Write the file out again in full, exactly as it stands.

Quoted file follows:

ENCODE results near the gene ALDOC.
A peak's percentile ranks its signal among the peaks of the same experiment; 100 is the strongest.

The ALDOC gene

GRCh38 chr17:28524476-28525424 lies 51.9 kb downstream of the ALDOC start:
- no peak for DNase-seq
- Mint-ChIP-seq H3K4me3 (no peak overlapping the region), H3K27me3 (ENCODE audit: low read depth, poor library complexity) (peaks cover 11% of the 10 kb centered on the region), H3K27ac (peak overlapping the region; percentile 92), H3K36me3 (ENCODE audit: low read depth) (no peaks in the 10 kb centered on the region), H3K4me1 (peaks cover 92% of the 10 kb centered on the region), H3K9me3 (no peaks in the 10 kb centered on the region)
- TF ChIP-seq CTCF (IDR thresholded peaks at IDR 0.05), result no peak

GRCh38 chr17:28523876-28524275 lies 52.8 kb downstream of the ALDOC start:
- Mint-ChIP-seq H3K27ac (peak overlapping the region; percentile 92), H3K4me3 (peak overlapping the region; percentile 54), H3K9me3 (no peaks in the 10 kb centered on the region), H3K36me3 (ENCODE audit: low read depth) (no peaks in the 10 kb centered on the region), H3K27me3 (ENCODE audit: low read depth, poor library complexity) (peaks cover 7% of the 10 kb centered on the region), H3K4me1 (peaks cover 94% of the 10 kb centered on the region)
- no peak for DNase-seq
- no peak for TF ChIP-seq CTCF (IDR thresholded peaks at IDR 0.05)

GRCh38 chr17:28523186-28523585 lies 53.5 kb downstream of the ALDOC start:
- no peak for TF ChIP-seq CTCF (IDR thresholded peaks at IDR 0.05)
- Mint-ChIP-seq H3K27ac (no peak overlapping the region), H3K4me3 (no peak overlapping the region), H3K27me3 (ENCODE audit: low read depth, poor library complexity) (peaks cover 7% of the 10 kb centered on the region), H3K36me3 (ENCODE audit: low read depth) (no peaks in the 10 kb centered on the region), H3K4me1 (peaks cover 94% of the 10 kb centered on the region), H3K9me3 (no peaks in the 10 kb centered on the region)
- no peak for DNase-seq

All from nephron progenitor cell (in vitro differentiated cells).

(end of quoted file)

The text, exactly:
ENCODE results near the gene ALDOC.
A peak's percentile ranks its signal among the peaks of the same experiment; 100 is the strongest.

The ALDOC gene

GRCh38 chr17:28524476-28525424 lies 51.9 kb downstream of the ALDOC start:
- no peak for DNase-seq
- Mint-ChIP-seq H3K4me3 (no peak overlapping the region), H3K27me3 (ENCODE audit: low read depth, poor library complexity) (peaks cover 11% of the 10 kb centered on the region), H3K27ac (peak overlapping the region; percentile 92), H3K36me3 (ENCODE audit: low read depth) (no peaks in the 10 kb centered on the region), H3K4me1 (peaks cover 92% of the 10 kb centered on the region), H3K9me3 (no peaks in the 10 kb centered on the region)
- TF ChIP-seq CTCF (IDR thresholded peaks at IDR 0.05), result no peak

GRCh38 chr17:28523876-28524275 lies 52.8 kb downstream of the ALDOC start:
- Mint-ChIP-seq H3K27ac (peak overlapping the region; percentile 92), H3K4me3 (peak overlapping the region; percentile 54), H3K9me3 (no peaks in the 10 kb centered on the region), H3K36me3 (ENCODE audit: low read depth) (no peaks in the 10 kb centered on the region), H3K27me3 (ENCODE audit: low read depth, poor library complexity) (peaks cover 7% of the 10 kb centered on the region), H3K4me1 (peaks cover 94% of the 10 kb centered on the region)
- no peak for DNase-seq
- no peak for TF ChIP-seq CTCF (IDR thresholded peaks at IDR 0.05)

GRCh38 chr17:28523186-28523585 lies 53.5 kb downstream of the ALDOC start:
- no peak for TF ChIP-seq CTCF (IDR thresholded peaks at IDR 0.05)
- Mint-ChIP-seq H3K27ac (no peak overlapping the region), H3K4me3 (no peak overlapping the region), H3K27me3 (ENCODE audit: low read depth, poor library complexity) (peaks cover 7% of the 10 kb centered on the region), H3K36me3 (ENCODE audit: low read depth) (no peaks in the 10 kb centered on the region), H3K4me1 (peaks cover 94% of the 10 kb centered on the region), H3K9me3 (no peaks in the 10 kb centered on the region)
- no peak for DNase-seq

All from nephron progenitor cell (in vitro differentiated cells).